Last Updated on October 2, 2021 by BVN

S.E. Williams

In April 2021 Los Angeles County officials announced plans to right an historic wrong perpetrated against a Black family nearly 100 years ago and on Thursday, September 30, 2021 California Governor Newsom signed legislation making good on that promise.

In the process he opened the way for the County of Los Angeles to return a stretch of beachfront known as Bruce’s Beach to the rightful heirs of Willa and Charles Bruce.   

The legislation, SB 796, not only authorizes the land be returned but also requires the removal of all existing legal restrictions on the property’s use by the end of 2021. 

Although this action moves the Bruce heirs closer to resolution, a few more process steps need to be taken by Los Angeles County before the property transfer is final. 

Governor Newsom signs legislation to return Bruce’s Beach to family.

Earlier this summer the county released a detailed plan describing the process steps it will follow for returning the land to the Bruce family heirs. The plan includes a requirement for the LA County Treasurer and Tax Collector to work with officials in the Public Administrator to identify the Bruce family’s legal heirs.  

Other efforts on behalf of the county detailed in the plan include efforts to ease the tax burden on the heirs when the property is transferred, among other considerations.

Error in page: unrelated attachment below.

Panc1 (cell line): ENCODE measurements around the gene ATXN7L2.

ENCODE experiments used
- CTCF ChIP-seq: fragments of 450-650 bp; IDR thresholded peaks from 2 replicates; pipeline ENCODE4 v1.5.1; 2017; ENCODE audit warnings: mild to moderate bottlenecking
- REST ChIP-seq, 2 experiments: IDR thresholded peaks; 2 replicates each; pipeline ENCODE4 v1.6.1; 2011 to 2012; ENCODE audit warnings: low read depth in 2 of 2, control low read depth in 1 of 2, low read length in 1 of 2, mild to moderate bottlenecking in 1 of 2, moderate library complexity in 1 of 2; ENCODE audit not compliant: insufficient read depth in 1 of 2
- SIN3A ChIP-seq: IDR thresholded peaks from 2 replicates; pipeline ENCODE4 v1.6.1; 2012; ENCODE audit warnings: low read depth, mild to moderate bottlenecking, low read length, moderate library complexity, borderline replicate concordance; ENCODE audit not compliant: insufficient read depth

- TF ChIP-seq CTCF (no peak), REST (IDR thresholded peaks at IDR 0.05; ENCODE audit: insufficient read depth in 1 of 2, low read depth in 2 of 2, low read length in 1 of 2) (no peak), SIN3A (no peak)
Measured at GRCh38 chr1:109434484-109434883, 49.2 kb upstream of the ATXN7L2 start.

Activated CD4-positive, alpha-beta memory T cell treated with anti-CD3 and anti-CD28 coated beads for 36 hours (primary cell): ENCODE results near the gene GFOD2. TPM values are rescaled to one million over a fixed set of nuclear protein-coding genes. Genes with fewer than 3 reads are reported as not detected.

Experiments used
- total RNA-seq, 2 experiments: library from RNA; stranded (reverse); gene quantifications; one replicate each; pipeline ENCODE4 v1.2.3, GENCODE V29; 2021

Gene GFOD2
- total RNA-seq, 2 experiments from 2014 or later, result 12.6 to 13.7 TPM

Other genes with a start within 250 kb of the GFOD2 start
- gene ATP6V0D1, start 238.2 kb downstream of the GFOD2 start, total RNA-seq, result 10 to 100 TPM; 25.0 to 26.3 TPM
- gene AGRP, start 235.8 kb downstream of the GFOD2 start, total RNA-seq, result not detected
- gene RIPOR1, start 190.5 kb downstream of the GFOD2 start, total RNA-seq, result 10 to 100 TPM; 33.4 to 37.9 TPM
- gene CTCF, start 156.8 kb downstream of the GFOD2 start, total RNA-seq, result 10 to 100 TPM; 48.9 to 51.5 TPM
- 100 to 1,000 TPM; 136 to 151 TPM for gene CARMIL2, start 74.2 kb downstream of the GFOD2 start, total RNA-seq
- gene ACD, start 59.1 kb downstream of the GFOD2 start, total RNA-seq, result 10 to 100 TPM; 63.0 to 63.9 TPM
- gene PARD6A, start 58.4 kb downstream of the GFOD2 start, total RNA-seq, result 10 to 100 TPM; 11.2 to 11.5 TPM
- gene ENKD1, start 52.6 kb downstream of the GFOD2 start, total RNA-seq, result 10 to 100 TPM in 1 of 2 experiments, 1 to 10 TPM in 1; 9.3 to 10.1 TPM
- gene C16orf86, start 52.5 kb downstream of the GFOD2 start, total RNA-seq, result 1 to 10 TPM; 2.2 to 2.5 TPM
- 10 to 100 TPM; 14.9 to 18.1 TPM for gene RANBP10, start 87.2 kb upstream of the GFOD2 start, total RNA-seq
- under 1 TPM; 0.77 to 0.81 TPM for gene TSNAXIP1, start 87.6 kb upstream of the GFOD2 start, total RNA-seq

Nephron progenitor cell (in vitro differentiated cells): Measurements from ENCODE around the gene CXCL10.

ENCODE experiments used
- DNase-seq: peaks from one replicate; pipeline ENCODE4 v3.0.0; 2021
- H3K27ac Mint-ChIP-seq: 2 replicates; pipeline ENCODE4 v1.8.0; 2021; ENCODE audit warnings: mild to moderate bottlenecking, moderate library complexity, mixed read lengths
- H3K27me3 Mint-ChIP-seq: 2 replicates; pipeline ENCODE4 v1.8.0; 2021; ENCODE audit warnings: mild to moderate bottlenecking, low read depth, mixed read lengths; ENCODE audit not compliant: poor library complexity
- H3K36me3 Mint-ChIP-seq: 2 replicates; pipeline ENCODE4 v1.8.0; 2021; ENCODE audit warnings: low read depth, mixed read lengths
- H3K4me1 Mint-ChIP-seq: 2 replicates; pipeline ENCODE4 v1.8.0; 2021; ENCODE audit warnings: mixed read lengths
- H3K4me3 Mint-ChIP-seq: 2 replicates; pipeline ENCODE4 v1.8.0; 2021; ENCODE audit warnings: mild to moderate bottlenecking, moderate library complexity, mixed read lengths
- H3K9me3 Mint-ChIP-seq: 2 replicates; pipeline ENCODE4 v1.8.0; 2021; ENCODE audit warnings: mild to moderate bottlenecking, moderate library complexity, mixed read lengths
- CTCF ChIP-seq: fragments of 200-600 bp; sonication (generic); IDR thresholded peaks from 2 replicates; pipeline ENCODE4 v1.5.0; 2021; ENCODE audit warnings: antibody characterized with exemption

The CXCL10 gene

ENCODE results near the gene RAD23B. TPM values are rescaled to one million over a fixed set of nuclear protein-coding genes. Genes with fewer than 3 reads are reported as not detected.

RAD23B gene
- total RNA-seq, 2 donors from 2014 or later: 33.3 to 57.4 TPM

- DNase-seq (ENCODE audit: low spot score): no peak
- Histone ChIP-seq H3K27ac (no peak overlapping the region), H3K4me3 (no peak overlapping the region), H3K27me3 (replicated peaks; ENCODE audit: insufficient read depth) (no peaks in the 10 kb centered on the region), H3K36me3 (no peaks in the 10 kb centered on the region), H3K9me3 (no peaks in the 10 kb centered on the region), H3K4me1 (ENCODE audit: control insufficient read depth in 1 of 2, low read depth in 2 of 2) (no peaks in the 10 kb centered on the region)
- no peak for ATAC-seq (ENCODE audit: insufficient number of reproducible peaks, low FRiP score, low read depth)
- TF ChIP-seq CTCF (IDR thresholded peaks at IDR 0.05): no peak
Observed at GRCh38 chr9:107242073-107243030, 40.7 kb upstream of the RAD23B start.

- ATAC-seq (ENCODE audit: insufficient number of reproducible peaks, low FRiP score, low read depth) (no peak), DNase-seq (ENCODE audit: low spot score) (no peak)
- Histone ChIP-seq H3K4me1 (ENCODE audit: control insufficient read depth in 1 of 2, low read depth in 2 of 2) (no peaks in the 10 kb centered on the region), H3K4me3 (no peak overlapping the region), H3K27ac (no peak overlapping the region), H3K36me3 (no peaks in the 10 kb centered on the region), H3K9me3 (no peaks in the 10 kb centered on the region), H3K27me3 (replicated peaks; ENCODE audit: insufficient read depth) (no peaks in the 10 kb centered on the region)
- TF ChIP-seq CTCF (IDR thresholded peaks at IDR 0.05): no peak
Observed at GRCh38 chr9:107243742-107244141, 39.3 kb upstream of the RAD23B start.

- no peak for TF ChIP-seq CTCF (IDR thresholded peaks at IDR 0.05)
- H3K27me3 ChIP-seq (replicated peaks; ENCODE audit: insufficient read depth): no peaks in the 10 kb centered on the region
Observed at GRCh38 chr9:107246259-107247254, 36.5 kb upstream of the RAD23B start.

Click above to view Storymap

In 1924 the City of Manhattan Beach used eminent domain to force Willa and Charles Bruce, the city’s first Black landowners, off their land. 

The couple not only owned beachfront property, they also ran a resort for Black families during a time when beaches in the strand were segregated. 

The righting of such historical wrongs perpetrated against Black landowners is rare though the story of segregation along the state’s beaches is not. Part of California’s racist history can be traced through the many challenges Blacks, like the Bruces, who owned beachfront property, endured. 

It was an insidious form of racism that impacted Black lives far beyond those who owned beachfront property and extended to any Black who sought recreational access to the state’s rolling shores. The Black Voice News Mapping Black California’s “Segregation by the Sea,” storymap offers a revelatory look at the history of Blacks and California beaches.

Header photo and slideshow photos courtesy of Gov. Newsom Office

S.E. Williams

Stephanie Williams is executive editor of the IE Voice and Black Voice News. A longtime champion for civil rights and justice in all its forms, she is also an advocate for government transparency and committed to ferreting out and exposing government corruption. Stephanie has received awards for her investigative reporting and for her weekly column, Keeping it Real. Contact Stephanie with tips, comments. or concerns at